Preparations for the Battle of the Somme 1916

January 1916 to 30 June 1916

Proposal for an Offensive

General Sir Douglas Haig (left) and General Joseph Joffre (right) leaving Allied headquarters. (GWPDA)
General Haig and General Joffre.

The proposal for an offensive on the Somme battlefront was proposed by the Commander-in-Chief of the French Armies, General Joseph Joffre, as the year of 1915 turned into 1916. Originally intended as a combined Franco-British operation on both sides of the Somme river, the French reduced their participation to a supporting role in the operation as a result of the large-scale German attack on the Verdun front from February 1916.

The British Fourth Army was formed in March 1916. It took over the Somme battlefront from the British Third Army between Fonquevillers and Maricourt on the Somme river. The British operational plan for an offensive between Serre on the left wing and Maricourt on the right wing developed during April, May and June 1916.

It was approved that the British Third Army would commit two infantry divisions for a subsidiary attack at the same time as the main offensive against the heavily fortified German front at Gommecourt on the Fourth Army's northern left flank. On the other side of the wire opposite the British line north of the Somme river five German frontline divisions were in position to defend their Front Line, with four in reserve and/or at rest.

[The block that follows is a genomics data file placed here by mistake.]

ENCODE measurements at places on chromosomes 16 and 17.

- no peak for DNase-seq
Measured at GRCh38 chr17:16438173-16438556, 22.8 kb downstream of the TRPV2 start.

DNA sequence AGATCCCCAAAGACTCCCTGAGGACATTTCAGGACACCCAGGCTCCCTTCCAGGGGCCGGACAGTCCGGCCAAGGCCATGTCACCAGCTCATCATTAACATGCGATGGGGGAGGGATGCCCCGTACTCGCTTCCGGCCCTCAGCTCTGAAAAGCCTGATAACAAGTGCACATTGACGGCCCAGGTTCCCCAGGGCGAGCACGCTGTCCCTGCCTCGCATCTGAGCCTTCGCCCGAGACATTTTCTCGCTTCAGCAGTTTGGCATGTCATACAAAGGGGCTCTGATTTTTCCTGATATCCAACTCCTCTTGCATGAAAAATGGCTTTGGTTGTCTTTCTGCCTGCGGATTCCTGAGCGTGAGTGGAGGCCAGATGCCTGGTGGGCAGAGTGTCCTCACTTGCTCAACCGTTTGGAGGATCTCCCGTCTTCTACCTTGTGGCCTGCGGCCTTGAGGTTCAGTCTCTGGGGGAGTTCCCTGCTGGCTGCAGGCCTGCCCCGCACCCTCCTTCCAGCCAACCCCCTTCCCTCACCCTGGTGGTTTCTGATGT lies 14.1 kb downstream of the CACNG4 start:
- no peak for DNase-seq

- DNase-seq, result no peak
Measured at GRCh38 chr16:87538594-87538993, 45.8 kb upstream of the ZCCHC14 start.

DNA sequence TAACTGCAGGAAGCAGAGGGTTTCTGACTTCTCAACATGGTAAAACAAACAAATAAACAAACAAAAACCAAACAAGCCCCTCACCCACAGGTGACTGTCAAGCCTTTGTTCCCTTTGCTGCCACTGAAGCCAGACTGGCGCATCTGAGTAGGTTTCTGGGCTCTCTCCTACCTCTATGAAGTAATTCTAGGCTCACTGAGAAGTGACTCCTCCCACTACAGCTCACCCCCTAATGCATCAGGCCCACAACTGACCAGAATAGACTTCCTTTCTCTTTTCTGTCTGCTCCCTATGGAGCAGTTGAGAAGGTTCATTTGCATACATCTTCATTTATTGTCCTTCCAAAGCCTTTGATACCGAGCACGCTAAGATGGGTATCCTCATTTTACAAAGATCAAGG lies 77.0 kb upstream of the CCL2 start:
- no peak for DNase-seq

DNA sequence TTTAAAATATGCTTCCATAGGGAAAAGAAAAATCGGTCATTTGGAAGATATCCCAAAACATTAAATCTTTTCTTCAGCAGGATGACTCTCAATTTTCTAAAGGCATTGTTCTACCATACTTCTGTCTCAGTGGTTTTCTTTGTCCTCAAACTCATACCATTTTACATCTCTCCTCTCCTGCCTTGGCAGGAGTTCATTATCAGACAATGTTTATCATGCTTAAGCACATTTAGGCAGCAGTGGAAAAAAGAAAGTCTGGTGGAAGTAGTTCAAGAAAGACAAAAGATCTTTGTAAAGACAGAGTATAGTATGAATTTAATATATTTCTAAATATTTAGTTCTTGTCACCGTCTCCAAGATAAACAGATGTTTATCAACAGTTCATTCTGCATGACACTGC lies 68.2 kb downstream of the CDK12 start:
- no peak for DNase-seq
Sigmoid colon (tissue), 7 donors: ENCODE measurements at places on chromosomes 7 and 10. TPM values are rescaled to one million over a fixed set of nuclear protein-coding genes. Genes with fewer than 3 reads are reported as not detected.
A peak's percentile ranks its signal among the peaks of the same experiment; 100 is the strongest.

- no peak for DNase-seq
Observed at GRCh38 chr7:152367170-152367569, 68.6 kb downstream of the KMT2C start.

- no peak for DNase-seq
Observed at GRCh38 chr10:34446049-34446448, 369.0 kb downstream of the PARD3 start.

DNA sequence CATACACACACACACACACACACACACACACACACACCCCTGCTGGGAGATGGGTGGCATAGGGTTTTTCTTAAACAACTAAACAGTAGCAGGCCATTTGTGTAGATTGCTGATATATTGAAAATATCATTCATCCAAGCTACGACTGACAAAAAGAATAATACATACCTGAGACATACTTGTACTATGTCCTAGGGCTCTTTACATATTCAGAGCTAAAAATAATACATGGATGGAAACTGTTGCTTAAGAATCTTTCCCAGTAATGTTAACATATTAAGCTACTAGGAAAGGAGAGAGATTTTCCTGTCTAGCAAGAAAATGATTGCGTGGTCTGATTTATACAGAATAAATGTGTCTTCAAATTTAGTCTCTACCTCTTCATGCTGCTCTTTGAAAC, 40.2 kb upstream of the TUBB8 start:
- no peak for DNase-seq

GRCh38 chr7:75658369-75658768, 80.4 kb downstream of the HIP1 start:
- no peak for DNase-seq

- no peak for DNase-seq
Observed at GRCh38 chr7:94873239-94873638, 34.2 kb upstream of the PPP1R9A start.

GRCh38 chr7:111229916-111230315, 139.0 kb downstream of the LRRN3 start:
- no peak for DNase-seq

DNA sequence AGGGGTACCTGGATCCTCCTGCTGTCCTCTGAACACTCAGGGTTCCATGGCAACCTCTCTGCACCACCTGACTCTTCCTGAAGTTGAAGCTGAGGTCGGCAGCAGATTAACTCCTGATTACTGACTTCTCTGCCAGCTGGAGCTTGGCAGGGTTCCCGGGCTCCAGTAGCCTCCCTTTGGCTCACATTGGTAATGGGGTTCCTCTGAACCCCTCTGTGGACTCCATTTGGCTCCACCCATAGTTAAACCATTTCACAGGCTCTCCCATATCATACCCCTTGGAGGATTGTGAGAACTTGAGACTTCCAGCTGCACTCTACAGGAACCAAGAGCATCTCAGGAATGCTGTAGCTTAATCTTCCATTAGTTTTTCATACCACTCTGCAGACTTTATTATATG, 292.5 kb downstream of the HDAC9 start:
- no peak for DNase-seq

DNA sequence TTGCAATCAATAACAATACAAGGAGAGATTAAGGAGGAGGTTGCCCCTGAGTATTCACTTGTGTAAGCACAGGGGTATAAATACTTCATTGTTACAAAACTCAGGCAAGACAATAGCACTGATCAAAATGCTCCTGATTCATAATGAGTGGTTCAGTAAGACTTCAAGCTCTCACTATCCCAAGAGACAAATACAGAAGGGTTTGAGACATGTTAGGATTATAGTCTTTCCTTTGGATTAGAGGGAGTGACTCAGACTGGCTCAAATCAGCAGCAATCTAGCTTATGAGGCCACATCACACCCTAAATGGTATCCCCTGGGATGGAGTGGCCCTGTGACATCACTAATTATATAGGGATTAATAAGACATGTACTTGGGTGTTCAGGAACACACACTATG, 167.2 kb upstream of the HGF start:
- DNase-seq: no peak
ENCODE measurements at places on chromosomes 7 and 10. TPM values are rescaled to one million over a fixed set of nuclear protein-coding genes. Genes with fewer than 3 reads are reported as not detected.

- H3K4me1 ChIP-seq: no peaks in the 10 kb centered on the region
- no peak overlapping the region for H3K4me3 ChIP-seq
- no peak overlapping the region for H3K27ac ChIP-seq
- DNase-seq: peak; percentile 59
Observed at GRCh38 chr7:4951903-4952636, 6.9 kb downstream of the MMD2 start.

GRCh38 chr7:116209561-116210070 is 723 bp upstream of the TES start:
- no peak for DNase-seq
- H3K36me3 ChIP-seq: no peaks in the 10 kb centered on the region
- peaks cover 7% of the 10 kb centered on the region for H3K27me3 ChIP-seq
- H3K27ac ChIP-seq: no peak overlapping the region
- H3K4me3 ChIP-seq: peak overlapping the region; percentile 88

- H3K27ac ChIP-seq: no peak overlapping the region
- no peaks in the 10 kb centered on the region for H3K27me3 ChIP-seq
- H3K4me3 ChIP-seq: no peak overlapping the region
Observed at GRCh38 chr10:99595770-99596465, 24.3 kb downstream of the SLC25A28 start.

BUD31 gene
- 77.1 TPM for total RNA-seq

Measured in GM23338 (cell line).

Preparations for the Offensive

Store of ammunition for British trench mortars. This would be the scene at one of the many dumps established behind the British Somme Front Line during the build-up to the offensive. (GWPDA)
Store of ammunition for British trench mortars.

From the early spring into June 1916 the Somme battlefield sector behind the British and French lines was the scene of a huge build-up of troops, artillery and equipment in preparation for the large-scale offensive against the German defensive line.

Training and large scale rehearsals were carried out over a period of weeks before the attack. Tons of supplies and equipment, hundreds of guns, thousands of men and hundreds of horses arrived in the rear areas ready for deployment to the forward lines to attack or support the attack.

Air reconnaissance, aerial bombardment from aeroplanes and trench raids were carried out over and in they enemy's lines to keep the enemy on his toes, to capture prisoners and gather intelligence about the German units they were up against.

The British Plan to Explode Mines

As part of the preparations for the large-scale British offensive against the German Front Line north of the Somme river, a mining programme was carried out to lay 8 large and 11 small mines underneath key German positions. The British aim for the mines was to destroy known strongpoints or salients, which were not considered possible to achieve a successful and swift frontal assault. The plan was to create gaps in the German line, cause confusion by the surprise of the immense explosions and knock out German defenders at strategic places.